My website has recently been redesigned, and I couldn’t be more pleased with Heather DePriest of Montana Grafix! She’s done a fantastic job! When she first proposed a new website designed for smart phones, I knew I needed to convert and waited a year. Now, the new and improved site has e-mail capabilities, visitors can book a tour on my website, and a blog.
I’m aware of blogs. I don’t really read them too much, but there are some that I enjoy. The Ribbon in My Journal is one, and the other is The Pioneer Woman. Each has its own charm, and oftentimes makes a rough day a little better!
Why did I name my blog “Behind the Lace Curtains”? Well, because I can be an incorrigible snoop when it comes to old houses! I often wonder what’s behind those lace curtains? A lovingly restored and kept home? A messy but happy home full of laughter? A pig sty? When it comes to old homes, though, all have a character no new structure will ever have. It’s in the building’s bones and like one’s heritage, something that can’t be denied.
Also, there was an episode of “Dateline” hosted by Keith Morrison (I think he’s very smart and easy on the eyes!) and it was about a lady who was a teacher, who had been murdered by the son of a former boyfriend. She was from Charleston, South Carolina, the test case city for practically every historic preservation law in the United States. The opening lines were: “Deep in the cobblestone heart of Charleston, South Carolina, past the T-shirt tourist quarter, down among the courtly antebellum mansions that stand in memory of a more mannered time, lived a quintessential Southern belle, a Charleston jewel. Charleston was Mary Lynn Witherspoon’s world. The old South was carefully preserved along exclusive Tradd Street, whose ancient shutters and lace curtains, designed to deflect the Southern sun, now serve also as a shield against the prying eyes of tourists as they wander in this far.” Footage showed jaw-dropping historic homes, quaint churches, and manicured gardens and lawns over which people like me drool. It was a sad, sad story to be sure, but just the way Keith Morrison read those lines made me think “I want to stroll those streets and see those houses with the lace curtains!”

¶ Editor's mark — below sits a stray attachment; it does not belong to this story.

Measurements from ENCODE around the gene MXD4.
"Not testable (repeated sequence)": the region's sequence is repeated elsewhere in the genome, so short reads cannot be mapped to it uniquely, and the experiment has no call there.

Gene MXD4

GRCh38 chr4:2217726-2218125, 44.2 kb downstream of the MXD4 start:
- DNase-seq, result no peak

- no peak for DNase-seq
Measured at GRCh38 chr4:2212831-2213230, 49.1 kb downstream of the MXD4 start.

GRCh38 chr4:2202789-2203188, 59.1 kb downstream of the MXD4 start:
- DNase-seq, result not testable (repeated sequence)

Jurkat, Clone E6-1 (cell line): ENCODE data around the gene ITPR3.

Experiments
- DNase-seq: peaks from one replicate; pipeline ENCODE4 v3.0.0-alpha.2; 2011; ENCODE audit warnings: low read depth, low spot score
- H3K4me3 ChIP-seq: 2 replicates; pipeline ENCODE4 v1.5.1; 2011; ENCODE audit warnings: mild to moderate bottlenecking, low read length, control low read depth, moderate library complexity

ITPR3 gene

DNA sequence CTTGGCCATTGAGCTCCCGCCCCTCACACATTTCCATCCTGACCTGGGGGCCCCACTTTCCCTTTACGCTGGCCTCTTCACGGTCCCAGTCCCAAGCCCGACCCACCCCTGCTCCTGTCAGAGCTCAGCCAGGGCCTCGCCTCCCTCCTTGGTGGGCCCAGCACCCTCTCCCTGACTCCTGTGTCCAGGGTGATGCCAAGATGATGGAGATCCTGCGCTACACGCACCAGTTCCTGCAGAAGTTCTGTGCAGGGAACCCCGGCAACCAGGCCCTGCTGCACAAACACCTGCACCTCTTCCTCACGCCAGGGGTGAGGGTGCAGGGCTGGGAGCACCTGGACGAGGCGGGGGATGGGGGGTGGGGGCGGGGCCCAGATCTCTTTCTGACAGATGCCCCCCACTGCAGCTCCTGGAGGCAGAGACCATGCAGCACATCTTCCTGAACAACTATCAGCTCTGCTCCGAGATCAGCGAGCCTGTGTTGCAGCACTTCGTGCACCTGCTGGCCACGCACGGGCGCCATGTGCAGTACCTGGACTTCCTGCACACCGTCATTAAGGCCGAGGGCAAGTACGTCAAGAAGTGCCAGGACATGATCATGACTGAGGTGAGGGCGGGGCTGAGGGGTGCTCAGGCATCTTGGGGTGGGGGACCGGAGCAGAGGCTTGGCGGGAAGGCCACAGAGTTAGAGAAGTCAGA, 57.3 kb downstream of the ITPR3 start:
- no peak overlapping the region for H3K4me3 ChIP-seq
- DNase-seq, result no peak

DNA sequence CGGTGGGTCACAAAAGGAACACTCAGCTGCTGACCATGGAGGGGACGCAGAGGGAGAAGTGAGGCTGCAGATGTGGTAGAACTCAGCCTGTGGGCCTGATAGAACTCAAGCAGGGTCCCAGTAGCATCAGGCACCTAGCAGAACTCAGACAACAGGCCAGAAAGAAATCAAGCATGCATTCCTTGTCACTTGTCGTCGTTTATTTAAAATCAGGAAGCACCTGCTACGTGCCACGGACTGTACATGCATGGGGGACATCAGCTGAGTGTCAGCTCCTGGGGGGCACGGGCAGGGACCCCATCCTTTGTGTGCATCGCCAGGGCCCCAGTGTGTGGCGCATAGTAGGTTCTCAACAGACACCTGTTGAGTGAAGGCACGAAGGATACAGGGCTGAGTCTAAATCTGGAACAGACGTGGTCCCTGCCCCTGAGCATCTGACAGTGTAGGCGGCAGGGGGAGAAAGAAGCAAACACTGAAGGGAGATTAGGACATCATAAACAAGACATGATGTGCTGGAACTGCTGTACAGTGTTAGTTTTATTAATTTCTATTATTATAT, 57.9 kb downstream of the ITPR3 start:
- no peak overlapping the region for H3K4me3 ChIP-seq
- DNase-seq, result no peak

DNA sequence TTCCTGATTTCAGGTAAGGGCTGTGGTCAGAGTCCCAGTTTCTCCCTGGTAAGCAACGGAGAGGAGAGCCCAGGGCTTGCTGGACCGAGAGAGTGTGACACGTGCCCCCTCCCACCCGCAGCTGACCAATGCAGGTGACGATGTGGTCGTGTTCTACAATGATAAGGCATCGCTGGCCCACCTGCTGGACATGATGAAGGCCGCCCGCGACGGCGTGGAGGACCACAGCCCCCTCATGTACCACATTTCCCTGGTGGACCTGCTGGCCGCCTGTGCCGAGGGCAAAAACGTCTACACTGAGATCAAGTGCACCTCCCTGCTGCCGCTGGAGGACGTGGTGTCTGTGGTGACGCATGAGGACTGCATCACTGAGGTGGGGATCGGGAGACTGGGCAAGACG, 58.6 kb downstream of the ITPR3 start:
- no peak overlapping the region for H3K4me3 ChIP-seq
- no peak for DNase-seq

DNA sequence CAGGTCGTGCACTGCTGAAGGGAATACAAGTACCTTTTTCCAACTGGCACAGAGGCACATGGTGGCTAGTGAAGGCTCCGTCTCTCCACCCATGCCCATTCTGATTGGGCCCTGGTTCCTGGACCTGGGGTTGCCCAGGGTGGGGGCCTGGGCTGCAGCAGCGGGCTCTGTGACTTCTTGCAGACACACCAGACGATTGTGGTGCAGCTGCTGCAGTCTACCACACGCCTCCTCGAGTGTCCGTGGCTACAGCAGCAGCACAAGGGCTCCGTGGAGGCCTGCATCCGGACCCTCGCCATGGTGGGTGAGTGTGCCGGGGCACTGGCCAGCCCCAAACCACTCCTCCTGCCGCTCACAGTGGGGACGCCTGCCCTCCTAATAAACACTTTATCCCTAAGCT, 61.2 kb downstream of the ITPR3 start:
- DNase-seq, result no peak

Of course, I have my two historic homes, both with lace curtains. The set in The Cottage’s parlor was once owned by a good friend, Betty Peck. She and her husband, Ray, were very good to me, and I’m happy to have known them. Both are gone now, but every time I look at a picture of them and myself photographed at the old Stone House Restaurant that was once in Reeder’s Alley in my beloved Helena and fond memories come to mind. The Mansion has some very pretty lace curtains I purchased at K-mart earlier this year. More on The Cottage, and The Mansion, and more than likely my beloved Helena later!
If you have ever tried to look through lace curtains, you already know they do a fantastic job of keeping “prying eyes” from seeing what is inside, just like Mr. Morrison said. But just beyond those curtains can lie wonderful things, and I hope you will join me in this journey sharing with you the wonders, joys, trials, tribulations, but always rewarding experience of living in the two oldest single-family homes in my beloved hometown, Havre, Hill County, Montana!
Warmest Montana wishes!